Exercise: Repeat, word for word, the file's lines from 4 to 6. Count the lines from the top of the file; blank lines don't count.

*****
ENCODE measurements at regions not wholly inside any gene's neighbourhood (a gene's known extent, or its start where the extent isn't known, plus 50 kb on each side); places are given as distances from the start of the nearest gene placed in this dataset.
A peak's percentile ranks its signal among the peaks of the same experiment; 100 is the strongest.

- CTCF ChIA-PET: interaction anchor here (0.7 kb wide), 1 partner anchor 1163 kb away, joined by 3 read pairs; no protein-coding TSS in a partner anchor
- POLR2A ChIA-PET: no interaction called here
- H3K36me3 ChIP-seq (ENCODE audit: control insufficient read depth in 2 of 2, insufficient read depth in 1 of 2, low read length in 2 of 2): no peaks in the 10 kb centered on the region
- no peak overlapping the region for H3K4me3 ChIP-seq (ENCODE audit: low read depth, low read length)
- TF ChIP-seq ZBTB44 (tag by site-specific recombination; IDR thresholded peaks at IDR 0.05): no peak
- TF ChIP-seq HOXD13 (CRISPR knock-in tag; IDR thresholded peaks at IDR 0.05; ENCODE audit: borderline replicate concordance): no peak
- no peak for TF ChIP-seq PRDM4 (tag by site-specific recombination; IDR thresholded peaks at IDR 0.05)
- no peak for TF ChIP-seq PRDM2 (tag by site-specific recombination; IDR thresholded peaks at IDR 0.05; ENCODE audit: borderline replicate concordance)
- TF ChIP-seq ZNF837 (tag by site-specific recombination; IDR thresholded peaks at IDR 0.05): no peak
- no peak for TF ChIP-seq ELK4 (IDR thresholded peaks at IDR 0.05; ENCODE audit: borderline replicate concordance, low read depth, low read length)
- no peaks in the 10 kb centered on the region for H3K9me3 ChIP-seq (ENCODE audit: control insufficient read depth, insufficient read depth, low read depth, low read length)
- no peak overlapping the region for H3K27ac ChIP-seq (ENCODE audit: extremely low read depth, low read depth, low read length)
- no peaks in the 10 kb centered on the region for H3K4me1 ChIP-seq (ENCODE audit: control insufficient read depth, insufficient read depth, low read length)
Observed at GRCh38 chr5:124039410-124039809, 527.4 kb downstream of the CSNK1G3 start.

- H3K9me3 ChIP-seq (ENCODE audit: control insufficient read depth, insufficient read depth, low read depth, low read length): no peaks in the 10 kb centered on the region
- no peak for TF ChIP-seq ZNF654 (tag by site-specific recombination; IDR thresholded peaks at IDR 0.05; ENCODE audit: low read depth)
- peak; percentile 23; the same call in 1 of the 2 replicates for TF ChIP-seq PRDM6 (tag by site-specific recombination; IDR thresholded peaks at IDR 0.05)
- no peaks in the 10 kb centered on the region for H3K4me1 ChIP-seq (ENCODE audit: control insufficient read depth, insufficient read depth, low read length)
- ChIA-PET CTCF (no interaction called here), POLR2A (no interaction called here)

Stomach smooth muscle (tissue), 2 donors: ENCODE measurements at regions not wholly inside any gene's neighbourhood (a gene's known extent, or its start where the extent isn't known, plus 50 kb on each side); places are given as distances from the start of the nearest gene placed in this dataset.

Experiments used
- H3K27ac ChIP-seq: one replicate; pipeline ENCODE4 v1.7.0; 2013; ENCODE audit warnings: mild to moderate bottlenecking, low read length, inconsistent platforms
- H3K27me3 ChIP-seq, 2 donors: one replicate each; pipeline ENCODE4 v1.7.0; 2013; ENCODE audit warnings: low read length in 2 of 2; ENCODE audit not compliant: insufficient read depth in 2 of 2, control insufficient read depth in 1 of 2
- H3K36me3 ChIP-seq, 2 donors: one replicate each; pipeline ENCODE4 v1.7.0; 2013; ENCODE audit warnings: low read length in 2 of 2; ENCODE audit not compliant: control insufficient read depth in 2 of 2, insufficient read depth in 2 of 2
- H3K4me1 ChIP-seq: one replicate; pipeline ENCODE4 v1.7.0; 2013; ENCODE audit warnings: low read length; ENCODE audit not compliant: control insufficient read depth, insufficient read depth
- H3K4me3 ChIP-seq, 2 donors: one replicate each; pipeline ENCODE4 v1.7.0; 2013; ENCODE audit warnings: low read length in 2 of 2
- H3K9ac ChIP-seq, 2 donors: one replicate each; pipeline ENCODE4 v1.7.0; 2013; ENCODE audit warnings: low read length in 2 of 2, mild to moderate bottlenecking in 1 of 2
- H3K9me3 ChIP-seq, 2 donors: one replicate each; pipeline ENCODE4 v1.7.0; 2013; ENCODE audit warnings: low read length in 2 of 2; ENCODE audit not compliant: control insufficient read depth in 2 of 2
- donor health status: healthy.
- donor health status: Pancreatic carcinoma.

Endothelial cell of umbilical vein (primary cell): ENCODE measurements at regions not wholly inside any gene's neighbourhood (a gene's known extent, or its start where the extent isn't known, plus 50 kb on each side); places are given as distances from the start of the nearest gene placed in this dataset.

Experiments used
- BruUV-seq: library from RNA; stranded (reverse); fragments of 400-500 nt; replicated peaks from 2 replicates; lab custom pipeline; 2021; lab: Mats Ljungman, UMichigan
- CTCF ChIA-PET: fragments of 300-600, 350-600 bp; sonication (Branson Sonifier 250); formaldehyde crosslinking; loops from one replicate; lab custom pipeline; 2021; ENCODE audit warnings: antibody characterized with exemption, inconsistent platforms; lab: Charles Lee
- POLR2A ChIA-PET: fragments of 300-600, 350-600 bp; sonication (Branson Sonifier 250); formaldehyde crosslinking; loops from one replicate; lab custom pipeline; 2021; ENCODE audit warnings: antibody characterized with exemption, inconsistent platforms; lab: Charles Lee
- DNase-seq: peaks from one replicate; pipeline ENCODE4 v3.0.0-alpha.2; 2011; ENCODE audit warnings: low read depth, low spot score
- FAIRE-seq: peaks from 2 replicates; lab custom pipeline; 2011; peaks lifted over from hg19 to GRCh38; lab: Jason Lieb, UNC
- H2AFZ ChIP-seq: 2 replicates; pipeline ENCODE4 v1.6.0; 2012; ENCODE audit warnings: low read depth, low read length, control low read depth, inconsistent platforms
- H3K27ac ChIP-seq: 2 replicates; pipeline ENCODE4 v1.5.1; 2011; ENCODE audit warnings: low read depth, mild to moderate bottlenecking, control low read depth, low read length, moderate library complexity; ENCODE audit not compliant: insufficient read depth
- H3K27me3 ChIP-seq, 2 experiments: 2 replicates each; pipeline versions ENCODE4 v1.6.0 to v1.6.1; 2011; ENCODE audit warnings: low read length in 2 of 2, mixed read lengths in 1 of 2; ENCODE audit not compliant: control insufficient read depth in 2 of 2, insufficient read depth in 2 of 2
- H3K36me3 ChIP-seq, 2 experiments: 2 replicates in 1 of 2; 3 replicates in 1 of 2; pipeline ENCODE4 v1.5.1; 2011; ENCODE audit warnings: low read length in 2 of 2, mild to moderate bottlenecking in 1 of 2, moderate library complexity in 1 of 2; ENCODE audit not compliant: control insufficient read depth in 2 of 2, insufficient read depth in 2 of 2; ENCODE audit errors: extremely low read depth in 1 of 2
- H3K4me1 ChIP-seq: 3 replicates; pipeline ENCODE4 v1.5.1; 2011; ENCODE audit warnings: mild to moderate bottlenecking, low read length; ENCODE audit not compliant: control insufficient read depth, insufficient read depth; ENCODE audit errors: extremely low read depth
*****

- POLR2A ChIA-PET: no interaction called here
- H3K36me3 ChIP-seq (ENCODE audit: control insufficient read depth in 2 of 2, insufficient read depth in 1 of 2, low read length in 2 of 2): no peaks in the 10 kb centered on the region
- no peak overlapping the region for H3K4me3 ChIP-seq (ENCODE audit: low read depth, low read length)